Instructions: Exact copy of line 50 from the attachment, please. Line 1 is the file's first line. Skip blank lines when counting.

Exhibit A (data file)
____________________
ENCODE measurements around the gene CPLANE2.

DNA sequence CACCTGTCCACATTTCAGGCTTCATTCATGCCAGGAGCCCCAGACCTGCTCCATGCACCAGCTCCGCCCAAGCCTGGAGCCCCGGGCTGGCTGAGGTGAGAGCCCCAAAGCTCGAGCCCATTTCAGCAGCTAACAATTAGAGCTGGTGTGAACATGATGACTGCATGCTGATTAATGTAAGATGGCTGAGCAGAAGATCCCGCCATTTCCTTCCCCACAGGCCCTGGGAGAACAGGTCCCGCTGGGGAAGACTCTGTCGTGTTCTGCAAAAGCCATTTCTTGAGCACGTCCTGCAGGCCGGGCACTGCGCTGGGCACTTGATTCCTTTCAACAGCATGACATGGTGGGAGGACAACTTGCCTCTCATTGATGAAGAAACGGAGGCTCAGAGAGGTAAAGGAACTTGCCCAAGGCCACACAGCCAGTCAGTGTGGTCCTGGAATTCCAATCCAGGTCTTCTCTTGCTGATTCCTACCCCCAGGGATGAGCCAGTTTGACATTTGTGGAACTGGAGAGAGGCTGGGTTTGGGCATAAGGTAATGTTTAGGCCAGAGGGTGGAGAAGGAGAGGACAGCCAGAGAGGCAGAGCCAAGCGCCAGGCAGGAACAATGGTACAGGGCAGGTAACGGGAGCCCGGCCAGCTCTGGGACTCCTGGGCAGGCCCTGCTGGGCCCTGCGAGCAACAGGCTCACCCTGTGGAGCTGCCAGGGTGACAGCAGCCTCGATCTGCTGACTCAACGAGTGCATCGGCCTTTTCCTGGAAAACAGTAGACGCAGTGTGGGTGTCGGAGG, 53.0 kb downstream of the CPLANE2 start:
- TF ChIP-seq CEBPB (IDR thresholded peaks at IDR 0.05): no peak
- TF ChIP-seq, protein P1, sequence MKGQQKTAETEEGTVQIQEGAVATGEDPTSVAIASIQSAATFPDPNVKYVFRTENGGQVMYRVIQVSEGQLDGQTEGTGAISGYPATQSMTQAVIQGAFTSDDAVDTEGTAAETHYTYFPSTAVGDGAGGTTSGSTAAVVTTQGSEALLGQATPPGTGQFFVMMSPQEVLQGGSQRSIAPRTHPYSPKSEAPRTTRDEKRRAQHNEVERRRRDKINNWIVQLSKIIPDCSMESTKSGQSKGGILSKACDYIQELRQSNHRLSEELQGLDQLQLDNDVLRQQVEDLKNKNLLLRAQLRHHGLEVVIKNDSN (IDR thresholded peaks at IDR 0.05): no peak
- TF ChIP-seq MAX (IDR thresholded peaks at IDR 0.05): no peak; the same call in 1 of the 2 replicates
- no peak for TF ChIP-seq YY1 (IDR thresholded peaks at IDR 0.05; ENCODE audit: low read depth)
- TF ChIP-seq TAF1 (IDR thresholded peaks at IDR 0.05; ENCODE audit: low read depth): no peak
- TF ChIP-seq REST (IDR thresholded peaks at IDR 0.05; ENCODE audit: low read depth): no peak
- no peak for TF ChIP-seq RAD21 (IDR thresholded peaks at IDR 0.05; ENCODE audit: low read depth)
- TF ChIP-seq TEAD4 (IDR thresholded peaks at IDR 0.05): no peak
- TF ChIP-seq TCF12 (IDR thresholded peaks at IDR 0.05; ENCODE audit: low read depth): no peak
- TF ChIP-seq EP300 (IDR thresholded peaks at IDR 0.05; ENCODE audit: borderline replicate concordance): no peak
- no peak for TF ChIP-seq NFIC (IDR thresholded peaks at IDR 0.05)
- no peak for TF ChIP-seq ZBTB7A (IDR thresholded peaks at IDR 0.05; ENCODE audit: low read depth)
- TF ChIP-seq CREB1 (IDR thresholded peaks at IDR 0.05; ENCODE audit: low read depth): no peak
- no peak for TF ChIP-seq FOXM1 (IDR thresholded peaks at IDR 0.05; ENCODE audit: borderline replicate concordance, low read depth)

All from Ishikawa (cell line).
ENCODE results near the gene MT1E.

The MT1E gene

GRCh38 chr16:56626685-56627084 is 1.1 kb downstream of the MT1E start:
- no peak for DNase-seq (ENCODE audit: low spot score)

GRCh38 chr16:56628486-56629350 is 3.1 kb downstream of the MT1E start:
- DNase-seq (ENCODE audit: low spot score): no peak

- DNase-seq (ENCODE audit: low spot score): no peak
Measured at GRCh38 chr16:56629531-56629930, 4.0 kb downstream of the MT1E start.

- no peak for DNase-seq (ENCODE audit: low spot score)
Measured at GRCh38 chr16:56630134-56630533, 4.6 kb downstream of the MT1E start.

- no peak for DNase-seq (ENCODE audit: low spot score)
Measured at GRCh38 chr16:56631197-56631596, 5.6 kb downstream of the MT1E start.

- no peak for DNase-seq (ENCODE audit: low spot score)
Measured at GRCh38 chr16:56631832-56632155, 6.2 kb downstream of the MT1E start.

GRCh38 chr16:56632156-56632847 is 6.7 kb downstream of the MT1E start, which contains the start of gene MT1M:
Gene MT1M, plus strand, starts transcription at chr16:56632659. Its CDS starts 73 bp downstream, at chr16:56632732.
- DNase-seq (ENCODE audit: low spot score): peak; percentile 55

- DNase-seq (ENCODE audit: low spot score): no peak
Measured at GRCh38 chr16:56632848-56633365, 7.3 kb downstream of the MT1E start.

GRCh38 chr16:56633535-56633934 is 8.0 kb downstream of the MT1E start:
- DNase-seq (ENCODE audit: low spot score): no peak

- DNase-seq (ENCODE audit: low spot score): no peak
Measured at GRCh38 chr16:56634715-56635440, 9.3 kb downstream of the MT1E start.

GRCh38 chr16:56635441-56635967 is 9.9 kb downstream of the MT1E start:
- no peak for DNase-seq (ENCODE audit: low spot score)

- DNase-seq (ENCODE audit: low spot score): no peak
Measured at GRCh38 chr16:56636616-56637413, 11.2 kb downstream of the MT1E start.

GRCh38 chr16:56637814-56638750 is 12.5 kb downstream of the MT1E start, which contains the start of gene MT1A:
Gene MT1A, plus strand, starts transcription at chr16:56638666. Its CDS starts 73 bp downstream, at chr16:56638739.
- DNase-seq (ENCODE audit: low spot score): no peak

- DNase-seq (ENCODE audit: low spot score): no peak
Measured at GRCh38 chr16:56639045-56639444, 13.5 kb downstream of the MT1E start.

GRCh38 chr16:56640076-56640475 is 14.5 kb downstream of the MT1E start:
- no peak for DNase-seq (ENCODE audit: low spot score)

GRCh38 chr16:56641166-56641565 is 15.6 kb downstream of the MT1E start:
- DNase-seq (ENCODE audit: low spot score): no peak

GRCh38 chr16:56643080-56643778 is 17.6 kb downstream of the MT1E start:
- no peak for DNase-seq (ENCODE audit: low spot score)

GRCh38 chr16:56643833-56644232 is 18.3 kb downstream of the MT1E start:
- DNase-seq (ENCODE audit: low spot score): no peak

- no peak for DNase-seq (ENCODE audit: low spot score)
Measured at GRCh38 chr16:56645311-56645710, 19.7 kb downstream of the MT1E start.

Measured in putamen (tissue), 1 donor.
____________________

GRCh38 chr16:56640076-56640475 is 14.5 kb downstream of the MT1E start: